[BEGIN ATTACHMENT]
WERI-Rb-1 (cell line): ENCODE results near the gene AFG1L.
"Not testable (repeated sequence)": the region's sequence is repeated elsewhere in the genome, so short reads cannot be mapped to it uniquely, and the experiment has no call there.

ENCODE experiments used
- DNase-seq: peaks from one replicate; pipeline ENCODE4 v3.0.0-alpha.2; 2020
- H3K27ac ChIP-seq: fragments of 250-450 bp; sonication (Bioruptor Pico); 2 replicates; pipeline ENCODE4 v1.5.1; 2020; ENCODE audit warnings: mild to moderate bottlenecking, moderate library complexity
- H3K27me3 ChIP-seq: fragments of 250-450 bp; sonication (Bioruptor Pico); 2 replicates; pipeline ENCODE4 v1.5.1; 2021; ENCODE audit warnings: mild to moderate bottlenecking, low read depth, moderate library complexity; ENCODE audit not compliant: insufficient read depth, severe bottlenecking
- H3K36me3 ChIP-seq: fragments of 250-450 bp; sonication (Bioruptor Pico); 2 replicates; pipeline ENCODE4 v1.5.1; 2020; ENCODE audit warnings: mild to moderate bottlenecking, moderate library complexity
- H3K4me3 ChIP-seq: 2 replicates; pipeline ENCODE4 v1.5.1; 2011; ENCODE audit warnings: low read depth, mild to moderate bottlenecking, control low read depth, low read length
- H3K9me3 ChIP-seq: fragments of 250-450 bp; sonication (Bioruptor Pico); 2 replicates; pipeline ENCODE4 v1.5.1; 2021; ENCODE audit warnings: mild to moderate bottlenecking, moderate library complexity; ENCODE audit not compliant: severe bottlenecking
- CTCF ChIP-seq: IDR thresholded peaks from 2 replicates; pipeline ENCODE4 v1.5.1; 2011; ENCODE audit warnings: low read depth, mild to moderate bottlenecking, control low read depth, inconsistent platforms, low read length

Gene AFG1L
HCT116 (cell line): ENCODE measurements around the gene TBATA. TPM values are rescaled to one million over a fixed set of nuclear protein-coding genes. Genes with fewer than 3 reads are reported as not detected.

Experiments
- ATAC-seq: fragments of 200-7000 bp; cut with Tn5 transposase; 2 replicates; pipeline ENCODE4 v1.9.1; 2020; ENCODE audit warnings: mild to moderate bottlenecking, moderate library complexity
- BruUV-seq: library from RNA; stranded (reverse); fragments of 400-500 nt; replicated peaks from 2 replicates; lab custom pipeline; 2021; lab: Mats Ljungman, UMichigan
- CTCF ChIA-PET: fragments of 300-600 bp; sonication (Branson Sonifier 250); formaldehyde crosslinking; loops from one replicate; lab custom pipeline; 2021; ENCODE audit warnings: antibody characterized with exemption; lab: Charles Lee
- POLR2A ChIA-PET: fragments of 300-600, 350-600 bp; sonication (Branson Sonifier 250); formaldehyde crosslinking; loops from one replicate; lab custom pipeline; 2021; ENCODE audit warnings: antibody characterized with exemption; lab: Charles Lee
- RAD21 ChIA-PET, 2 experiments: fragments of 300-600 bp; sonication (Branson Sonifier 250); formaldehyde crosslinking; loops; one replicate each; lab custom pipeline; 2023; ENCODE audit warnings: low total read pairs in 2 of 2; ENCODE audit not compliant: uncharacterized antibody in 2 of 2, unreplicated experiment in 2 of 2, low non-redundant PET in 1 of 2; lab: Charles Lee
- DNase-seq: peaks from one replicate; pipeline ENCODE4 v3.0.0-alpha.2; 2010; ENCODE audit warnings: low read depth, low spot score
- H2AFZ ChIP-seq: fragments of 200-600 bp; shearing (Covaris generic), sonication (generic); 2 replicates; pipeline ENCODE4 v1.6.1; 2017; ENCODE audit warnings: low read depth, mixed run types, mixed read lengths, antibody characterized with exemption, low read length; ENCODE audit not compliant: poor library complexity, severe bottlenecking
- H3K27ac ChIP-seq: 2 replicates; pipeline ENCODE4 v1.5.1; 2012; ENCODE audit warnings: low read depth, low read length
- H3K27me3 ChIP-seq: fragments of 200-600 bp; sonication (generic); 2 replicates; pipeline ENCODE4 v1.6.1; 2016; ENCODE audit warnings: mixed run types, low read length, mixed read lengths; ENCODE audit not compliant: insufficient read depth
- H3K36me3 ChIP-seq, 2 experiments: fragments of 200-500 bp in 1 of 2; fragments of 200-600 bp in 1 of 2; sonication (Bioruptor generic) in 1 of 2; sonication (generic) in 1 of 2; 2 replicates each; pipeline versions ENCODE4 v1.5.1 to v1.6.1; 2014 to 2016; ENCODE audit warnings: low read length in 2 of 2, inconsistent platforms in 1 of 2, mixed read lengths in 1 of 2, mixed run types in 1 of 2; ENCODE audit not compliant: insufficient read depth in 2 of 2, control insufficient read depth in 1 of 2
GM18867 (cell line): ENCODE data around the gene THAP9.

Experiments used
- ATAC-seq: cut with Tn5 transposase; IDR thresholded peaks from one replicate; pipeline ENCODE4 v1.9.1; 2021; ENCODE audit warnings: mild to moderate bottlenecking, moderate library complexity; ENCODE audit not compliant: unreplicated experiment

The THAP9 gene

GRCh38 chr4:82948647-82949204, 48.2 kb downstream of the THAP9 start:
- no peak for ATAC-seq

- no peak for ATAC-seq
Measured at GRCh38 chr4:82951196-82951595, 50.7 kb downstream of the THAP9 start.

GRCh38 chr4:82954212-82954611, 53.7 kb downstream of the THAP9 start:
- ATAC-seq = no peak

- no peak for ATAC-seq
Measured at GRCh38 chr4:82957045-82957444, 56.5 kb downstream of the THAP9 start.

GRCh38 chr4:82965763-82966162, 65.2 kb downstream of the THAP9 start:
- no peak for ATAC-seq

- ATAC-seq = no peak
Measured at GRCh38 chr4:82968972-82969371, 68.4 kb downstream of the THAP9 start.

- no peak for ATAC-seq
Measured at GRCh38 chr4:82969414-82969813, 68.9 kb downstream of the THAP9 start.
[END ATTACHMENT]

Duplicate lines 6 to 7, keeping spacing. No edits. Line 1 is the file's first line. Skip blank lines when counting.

- H3K27me3 ChIP-seq: fragments of 250-450 bp; sonication (Bioruptor Pico); 2 replicates; pipeline ENCODE4 v1.5.1; 2021; ENCODE audit warnings: mild to moderate bottlenecking, low read depth, moderate library complexity; ENCODE audit not compliant: insufficient read depth, severe bottlenecking
- H3K36me3 ChIP-seq: fragments of 250-450 bp; sonication (Bioruptor Pico); 2 replicates; pipeline ENCODE4 v1.5.1; 2020; ENCODE audit warnings: mild to moderate bottlenecking, moderate library complexity